a strike made in hollywood

‘Feel-good’ hit movie Made in Dagenham didn’t make Sheila Cohen feel very good…

A film about a strike that really happened, a strike that brought a huge multinational to a standstill, a strike that was waged and led by women… What’s not to like? Only that Made In Dagenham fails to tell the true, and far more significant, story of the 1968 Ford sewing machinists’ strike – a story of class rebellion against exploitation rather than of softly gender-focused togetherness.

For its first half hour, Made In Dagenham looks good. Apart from the stripping-off scenes in the sweaty factory, unanimously repudiated by strike survivors, the film more or less tells it like it was – i.e. that the sewing machinists were involved in a grading dispute. The emphasis is necessary, because, along with almost every account of the dispute over the last 40-odd years, the next two-thirds of the film stubbornly present it as a “strike for equal pay”.

A semantic distinction? Hardly. Once the industrial conditions surrounding the strike are examined, it becomes clear that the sewing machinists’ dispute was only one of countless grievances raised by rank and file Ford workers, male and female, in the wake of a vast pay restructuring exercise carried on throughout Ford’s in 1967-8. The project was intended to curb endemic walkouts in the plants over the multitude of ‘custom and practice’ pay rates. Yet management’s predictable insistence on restructuring pay and jobs in the interests of capital saw earnings cut and workloads increased. By early 1968, stewards at Ford Halewood were describing the plant as a “volcano waiting to erupt” with upgrading claims and grievances.  Ironically, “The slogan “equal pay for equal work” cropped up in most arguments over this issue”[1]; the concept was being used by workers across the board to support grading disputes of every description.

The sewing machinists were, in this sense, workers not women. When the 187 machinists at Ford Dagenham’s River Plant submitted a claim for upgrading from a B to C grade, theirs was one of ‘hundreds of grading grievances from all the Ford plants in the UK’, according to the then Dagenham convenor [2]. At this stage of the dispute, the question of equal pay – for women vis-à-vis men, rather than between different sections of workers in general – was not only peripheral but positively invisible.

Of course, it would be disingenuous to argue that the workers’ gender had nothing to do with the case. The sewing machinists themselves recognised that the refusal to concede upgrading was discrimination against them as women – ‘All the women were shouting the same thing: Just because we’re women, they think we can be left in Grade B. That’s all they think of us!’ The delay over the company’s consideration of their claim was another gender-related factor; submitted as early as August 1967, it had not even been graced with a reply six months later. Had these been typically ‘militant’ male workers, the company would almost certainly have looked at the claim much sooner.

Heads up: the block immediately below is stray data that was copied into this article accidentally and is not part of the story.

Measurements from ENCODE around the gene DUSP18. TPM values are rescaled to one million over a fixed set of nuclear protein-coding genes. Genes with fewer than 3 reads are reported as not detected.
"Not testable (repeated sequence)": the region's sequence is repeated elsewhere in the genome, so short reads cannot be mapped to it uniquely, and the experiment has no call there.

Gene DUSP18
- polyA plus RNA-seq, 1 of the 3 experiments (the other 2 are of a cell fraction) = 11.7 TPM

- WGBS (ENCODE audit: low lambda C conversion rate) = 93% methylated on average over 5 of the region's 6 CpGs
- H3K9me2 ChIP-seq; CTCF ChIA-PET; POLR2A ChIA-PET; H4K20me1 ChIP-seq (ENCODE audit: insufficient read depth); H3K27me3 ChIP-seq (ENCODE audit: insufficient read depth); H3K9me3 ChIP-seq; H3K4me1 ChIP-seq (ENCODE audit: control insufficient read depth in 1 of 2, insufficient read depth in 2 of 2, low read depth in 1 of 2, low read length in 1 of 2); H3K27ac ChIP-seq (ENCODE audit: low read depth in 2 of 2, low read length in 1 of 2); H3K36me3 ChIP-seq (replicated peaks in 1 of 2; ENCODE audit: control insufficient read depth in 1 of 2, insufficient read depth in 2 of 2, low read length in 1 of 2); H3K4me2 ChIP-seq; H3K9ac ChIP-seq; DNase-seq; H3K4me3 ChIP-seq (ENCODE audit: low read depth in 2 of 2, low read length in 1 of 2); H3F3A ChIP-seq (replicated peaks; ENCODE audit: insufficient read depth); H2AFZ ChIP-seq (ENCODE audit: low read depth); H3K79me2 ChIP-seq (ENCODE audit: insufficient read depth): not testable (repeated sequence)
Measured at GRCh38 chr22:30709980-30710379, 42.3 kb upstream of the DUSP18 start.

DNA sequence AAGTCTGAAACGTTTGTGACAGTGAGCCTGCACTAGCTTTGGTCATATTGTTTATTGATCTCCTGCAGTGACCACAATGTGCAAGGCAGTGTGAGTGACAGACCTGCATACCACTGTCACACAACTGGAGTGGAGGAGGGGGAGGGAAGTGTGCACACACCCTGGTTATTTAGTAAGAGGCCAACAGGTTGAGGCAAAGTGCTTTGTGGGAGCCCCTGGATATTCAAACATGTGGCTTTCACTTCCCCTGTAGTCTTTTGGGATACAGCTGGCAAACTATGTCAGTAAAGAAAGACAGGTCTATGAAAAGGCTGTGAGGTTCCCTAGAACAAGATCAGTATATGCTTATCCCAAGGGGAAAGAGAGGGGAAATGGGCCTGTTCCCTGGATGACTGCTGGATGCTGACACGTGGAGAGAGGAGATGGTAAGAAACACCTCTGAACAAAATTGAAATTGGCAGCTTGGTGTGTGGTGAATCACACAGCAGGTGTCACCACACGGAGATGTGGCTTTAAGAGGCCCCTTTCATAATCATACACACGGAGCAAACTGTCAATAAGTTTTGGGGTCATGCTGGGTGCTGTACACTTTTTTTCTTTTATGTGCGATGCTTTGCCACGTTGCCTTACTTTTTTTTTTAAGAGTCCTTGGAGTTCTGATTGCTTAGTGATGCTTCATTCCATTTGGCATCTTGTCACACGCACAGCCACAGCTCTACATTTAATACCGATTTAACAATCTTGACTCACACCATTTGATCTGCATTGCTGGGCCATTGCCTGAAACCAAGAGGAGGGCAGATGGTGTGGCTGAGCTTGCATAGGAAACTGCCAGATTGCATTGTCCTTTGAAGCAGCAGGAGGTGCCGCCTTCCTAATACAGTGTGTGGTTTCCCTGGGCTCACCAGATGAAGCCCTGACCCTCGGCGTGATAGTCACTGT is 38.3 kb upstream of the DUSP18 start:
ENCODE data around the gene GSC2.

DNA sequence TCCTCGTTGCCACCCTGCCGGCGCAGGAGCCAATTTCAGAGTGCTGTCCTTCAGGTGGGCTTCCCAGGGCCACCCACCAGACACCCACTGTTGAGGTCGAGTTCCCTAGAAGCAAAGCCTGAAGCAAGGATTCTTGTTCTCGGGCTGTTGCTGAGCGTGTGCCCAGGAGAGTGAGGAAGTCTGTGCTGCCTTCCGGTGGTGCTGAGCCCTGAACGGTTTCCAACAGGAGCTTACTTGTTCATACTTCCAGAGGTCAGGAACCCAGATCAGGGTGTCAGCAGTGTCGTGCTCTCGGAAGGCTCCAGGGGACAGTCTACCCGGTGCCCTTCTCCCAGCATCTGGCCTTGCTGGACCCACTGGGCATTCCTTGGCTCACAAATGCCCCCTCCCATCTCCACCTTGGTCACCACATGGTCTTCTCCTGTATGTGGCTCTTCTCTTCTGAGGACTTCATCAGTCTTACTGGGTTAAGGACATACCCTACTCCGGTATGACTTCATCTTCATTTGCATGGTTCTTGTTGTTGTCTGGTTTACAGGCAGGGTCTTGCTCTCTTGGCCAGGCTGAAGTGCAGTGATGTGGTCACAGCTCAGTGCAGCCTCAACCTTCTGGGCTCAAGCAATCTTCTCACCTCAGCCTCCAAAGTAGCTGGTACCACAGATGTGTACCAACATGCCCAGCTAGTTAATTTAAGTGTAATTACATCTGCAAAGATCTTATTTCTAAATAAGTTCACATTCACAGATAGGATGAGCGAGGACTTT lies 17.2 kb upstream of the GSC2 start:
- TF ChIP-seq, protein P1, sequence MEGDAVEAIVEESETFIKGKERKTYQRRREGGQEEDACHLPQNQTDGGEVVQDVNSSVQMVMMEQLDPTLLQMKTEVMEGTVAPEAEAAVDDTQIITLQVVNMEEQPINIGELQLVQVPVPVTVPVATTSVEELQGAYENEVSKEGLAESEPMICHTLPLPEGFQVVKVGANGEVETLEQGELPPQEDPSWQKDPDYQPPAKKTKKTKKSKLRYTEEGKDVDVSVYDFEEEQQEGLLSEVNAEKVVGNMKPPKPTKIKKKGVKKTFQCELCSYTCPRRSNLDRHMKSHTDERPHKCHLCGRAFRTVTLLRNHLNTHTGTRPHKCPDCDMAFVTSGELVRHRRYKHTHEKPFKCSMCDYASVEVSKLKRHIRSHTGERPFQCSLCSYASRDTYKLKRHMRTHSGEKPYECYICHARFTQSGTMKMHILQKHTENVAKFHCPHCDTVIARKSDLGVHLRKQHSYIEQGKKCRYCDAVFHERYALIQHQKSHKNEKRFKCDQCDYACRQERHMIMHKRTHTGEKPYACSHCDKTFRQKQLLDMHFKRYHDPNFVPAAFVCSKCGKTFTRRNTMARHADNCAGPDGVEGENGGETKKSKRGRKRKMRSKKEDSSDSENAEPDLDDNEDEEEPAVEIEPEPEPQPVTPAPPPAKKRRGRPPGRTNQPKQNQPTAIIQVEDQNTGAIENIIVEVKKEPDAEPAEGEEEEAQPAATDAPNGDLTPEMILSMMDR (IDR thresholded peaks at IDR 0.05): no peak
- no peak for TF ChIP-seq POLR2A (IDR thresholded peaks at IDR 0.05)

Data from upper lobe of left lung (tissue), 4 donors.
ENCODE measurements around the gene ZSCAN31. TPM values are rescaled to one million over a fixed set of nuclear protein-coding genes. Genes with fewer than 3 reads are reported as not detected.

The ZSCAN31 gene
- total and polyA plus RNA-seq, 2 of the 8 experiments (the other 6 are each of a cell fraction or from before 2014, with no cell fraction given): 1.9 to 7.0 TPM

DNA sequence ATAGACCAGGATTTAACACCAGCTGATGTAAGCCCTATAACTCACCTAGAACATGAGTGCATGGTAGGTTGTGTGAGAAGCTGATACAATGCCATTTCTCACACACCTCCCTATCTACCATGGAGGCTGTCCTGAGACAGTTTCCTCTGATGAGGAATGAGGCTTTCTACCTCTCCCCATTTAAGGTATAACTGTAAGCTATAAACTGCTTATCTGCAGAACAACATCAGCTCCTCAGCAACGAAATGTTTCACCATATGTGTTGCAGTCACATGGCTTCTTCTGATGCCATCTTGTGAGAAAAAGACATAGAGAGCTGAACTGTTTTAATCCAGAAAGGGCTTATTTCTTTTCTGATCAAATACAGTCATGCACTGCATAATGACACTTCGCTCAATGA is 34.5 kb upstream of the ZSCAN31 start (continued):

Along with the impact of Barbara Castle’s cringingly “all girls together” approach (see below), these and many other aspects of gender undoubtedly influenced the dispute. Yet the fact remains that the specific issue of regrading, emphasised over and over by the sewing machinists themselves, indicates that centrally this was a dispute about exploitation – the value of the sewing-machinists’ labour to Ford – rather than gender-based inequality. And this is where, after a promising start, Made in Dagenham begins to go seriously astray.

As mentioned above, the first third of the film is roughly accurate. Yet it is at this  point that Bob Hoskins, playing (wonderfully) the convenor of the sewing machinists’ plant, involves shop steward Rita in a “Eureka” moment where they both agree that what the women are really striking about is – you’ve guessed it. From then on the inaccuracies mount and the film goes seriously downhill, introducing not only a series of mythical and barely credible storylines but, most criminally of all, raising Barbara Castle, Secretary of State in the then Labour government, to the status of feminist heroine.

Castle was indeed forced to intervene by a panicked Ford management as the Dagenham factory ground to a standstill – a moment graphically portrayed in the film. She had already set up a ‘Court of Inquiry’ into the dispute, and when its first session failed to dent the strikers’ determination, the flame-haired Minister made her famous entry.

So far, so (comparatively) accurate. Where the film really strays into totally unjustified myth-making is in its portrayal of Barbara Castle as a fire-breathing feminist, determined to sweep aside bureaucracy and male chauvinism in a bid to bring the strikers – and all women – equality and justice. The briefest glance at Castle’s diaries reveals that her objective was purely and simply to get the women back to work.

On her second meeting with the strikers – contra the film, they were not initially persuaded by her blandishments – the minister persuaded them that, without changing the grading structure as such, the question of differentials could be addressed. She ‘trusted the company and the girls must trust her. But…first, you’ve got to go back to work.’ On this condition, she offered the tempting fruits of an increase in the female-male differential from 80% to 92% as a move towards “equal pay”, along with a pledge to ‘place legislation before Parliament which, over a period of time, would make equal pay a reality’.

Yet in using what was clearly the ruse of a move towards “equal pay” and a promised Equal Pay Act as part of her arguments to persuade the strikers back to the plant, Castle was not acting only on her own initiative.  Here, again, the truth is much stranger – and of much more class significance – than the fiction.